Calm, Lake Ontario

The most important kind of freedom is to be who you really are.
Expose yourself to your deepest fear.
After that, fear has no power.

But does it ever go away?


I didn’t take to swimming easily. At five, I spent school trips to the pool – a busy, noisy expanse of choppy water where shrieks and shouts bounced like bullets off the walls – white-knuckled and helpless, grimly gripping the fat metal bar on the inside rim, edging my way along hand-to-hand with the tunnel-visioned determination of the truly terrified. Every once in a while I’d meet someone similarly suffering going the other way.

Even in agony there’s hierarchical structure. A showdown of wills was the precursor to some undignified scrabbling and stretching as the first to buckle accepted the riskier manoeuvre, reaching around the hunched shoulders of the victor while they hugged the wall, feeling blindly for the rigid metal lifeline. Somewhere during the forced intimacy of crossover we ceased to be adversaries, united by a shared predicament not of our making, neither daring to breathe until we were on safely divergent trajectories, the bar stretching away ahead free of obstacles until another completed circuit forced us to go head-to-head.

I don’t remember learning to swim, but I must have cracked it by the time I was eight because I chipped my tooth on the bottom of the pool teaching myself to dive. I went on to earn my Life-Saving and Diving awards, and my greatest wish every summer was for a pool in the back garden.

So it’s a mystery why, to this day, my pulse quickens, toes and fingers grow cold, palms sweat and bowels contract whenever I decide to enter the water. The prospect of swimming fills me with a kind of dreadful excitement, even though once in I feel pure joy and freedom surrendering to that gravity defying fluid embrace.

Maybe it was watching Jaws when I was nine. For weeks afterwards Saturday morning swims at the local leisure centre took on a tinge of panic due to an inability to tear my goggled eyes from the suddenly sinister grill in the deep end. Turning my back on it seemed to invite an awful surprise attack (of a nature unclear beyond its ability to unleash horror heretofore unimagined on our sleepy market town) that was somehow stayed by my vigilant gaze. Of course the community-at-large never knew the nameless horror my watchfulness spared them. No one ever knew, the childish fear was my guilty secret.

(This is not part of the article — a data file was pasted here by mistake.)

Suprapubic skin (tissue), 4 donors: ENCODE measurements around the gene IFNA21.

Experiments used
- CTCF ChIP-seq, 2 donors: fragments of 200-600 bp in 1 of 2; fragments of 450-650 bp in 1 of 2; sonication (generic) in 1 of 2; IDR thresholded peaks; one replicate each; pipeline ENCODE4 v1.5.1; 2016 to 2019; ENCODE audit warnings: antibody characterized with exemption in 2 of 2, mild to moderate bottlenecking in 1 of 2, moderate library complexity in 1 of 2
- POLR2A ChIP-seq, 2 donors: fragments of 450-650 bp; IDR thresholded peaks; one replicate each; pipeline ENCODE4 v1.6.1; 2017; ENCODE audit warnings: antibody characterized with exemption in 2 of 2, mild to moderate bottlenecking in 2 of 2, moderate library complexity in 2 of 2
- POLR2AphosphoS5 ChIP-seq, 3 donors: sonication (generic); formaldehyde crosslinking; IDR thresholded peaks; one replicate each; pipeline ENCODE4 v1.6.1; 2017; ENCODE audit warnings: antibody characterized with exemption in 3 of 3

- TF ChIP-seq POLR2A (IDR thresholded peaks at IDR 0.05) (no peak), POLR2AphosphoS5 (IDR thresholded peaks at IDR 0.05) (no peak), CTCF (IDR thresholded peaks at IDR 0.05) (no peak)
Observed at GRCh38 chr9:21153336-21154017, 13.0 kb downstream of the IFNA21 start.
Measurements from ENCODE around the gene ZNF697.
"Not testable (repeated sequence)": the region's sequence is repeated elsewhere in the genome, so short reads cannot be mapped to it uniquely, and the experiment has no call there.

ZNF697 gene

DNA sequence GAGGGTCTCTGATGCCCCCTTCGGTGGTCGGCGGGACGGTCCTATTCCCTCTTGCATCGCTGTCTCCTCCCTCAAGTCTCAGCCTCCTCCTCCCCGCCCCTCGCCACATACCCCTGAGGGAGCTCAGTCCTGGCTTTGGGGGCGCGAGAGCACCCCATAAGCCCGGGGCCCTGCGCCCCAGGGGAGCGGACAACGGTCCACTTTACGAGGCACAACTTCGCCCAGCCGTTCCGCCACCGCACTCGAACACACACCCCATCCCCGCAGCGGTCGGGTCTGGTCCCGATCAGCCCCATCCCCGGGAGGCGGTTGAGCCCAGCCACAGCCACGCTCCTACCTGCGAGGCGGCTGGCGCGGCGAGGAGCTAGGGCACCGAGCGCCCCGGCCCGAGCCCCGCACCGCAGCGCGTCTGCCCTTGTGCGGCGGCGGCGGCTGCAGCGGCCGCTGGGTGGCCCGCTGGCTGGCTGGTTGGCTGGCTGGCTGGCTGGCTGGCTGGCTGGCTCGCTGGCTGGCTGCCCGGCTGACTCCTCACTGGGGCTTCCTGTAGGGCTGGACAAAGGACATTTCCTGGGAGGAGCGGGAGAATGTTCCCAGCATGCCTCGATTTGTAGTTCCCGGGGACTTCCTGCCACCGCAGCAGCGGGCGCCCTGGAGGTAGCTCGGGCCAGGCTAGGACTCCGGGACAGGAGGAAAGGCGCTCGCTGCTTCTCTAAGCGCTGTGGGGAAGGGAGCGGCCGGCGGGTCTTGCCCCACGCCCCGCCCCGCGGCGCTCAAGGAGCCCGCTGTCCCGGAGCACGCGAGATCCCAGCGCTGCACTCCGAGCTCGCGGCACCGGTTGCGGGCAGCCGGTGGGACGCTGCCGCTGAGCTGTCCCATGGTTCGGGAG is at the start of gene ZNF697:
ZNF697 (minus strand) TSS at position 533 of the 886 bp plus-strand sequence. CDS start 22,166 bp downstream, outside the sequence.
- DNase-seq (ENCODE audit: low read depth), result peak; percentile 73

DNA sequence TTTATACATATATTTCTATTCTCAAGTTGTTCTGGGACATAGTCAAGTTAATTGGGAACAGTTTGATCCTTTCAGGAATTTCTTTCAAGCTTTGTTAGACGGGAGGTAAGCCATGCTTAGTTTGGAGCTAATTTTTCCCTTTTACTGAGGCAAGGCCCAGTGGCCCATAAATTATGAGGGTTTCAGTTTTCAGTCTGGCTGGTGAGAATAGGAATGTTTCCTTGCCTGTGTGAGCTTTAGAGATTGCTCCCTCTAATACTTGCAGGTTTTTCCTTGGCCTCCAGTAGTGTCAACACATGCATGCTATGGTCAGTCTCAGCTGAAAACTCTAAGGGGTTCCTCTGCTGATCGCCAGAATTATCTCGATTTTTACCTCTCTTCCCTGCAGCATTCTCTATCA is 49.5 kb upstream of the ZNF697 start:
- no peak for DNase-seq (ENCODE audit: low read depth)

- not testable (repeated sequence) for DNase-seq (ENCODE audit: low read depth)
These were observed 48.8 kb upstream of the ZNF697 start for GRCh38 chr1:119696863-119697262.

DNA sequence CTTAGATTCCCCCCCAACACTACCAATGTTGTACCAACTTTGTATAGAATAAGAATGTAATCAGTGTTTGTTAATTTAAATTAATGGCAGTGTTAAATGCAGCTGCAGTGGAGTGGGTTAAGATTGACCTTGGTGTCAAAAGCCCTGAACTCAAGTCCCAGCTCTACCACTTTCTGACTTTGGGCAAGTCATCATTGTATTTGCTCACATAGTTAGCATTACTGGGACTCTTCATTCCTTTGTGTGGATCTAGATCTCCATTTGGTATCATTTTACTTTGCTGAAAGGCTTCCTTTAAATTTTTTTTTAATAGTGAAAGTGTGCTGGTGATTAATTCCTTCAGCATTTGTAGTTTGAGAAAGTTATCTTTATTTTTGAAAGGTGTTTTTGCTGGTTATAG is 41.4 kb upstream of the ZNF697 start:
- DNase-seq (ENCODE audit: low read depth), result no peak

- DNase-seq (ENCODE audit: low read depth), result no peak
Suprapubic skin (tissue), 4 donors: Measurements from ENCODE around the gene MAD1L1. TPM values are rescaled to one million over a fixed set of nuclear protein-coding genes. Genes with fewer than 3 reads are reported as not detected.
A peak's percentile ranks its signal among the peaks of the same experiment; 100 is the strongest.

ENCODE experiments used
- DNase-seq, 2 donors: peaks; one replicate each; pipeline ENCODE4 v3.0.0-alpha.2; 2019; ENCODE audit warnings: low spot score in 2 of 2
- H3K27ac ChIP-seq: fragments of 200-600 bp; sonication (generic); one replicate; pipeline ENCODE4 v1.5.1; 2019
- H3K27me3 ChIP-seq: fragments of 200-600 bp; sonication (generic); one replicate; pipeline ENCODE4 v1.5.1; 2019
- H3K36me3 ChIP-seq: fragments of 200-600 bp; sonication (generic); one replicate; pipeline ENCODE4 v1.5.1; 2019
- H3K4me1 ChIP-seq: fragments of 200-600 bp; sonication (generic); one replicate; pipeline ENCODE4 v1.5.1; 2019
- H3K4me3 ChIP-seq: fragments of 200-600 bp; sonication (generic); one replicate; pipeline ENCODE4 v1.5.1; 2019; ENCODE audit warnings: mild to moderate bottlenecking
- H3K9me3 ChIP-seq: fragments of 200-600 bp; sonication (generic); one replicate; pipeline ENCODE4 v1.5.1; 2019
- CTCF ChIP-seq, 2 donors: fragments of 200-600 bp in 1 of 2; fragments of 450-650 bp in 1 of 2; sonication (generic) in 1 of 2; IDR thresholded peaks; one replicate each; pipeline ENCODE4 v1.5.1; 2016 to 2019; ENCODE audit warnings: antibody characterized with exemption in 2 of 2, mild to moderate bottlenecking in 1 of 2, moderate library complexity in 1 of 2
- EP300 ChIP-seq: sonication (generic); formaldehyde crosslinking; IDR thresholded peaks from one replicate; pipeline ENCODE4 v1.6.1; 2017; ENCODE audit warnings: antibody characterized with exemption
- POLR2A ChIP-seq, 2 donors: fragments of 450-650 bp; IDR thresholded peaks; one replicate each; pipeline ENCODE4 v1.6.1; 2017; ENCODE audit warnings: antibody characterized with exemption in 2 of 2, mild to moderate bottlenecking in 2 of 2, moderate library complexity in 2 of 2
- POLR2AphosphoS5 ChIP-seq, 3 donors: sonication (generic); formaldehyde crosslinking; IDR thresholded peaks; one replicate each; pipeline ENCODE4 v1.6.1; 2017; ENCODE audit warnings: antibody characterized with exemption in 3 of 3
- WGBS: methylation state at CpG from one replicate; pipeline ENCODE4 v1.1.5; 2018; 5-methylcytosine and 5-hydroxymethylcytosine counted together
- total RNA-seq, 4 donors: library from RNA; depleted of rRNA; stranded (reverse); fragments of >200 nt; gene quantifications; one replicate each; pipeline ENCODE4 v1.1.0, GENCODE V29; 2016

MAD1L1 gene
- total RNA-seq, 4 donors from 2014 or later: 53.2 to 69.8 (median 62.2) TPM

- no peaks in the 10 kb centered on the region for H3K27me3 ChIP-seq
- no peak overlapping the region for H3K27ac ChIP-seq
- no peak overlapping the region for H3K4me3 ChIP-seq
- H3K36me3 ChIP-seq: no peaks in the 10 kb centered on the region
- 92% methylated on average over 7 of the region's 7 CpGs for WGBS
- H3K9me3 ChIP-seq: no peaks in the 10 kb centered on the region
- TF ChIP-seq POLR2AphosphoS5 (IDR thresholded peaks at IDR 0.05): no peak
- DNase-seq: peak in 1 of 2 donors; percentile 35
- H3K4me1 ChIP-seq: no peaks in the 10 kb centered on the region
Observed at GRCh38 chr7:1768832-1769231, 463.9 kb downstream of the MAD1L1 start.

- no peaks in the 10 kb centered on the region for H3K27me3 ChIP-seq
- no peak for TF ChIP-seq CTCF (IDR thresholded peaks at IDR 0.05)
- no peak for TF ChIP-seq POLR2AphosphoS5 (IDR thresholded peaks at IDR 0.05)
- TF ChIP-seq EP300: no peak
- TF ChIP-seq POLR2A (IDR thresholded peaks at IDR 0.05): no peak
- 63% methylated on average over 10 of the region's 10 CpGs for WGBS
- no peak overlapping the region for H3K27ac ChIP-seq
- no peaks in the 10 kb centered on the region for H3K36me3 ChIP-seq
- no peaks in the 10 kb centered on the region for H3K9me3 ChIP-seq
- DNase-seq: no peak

Maybe it was the conditioning of years spent jumping into the freezing waters of the under-heated, ill-lit pool at my convent school – an ordeal borne on a twice or thrice weekly basis.

Maybe it’s my fear of failure, the Doubting Thomas that languishes at the back of my mind telling me I’ll never be any better than this.

One thing is certain – for a while at least, fear took an unexpected holiday. With the boldness of assumed immortality, I passed my teenage years in streams, rivers, pools, and seas – oblivious to Weil’s Disease, razor-toothed pike and whatever else lurked beneath.

It wasn’t until my thirties, when I came to Canada and waded out into Lake Ontario for the first time, that the nebulous, nameless anxiety didn’t dissolve as I gave myself over to the buoyant brawn of the water. My mind was preoccupied by the world below the surface, where I couldn’t see yet was visible to all. I was suddenly aware of my absolute vulnerability.

Perhaps it was being in a new country with unknown, not fully understood dangers, perhaps it was the passing of years spent lovingly caring for children whose birth brought the burden of protection and a heightened awareness of danger. Perhaps it was my fascination for mysterious creatures; consuming and being consumed by books about the Loch Ness monster, Champ, Ogpogo, or reading about Marilyn Bell, the first person to swim across Lake Ontario, who endured attacks by Lamprey eels on her arms and legs.

Who knows? In the end it doesn’t matter.

To experience freedom you must first pass through fear, facing it instead of running. It means accepting yourself as you are – fears, faults, flakiness. Conquering it is a hope, an improvement, an ideal, but it doesn’t make life unliveable if it isn’t reached- I continue to swim, in Great Lakes, seas and pools, because doing nothing just feeds the fear (and because feeling fear and doing things anyway is part of living with BPD).  All I know is that moment when you reach down into the darkness with your toes to see if you can still touch the bottom and feel nothingness, is the most heart-stopping few seconds. Not because I can’t feel the bottom, but because I’m secretly tensing in case I feel something that isn’t.

Right then you have no opportunity to think about the future, or the past. You’re fully there in the moment.

It’s then that I feel completely and truly alive.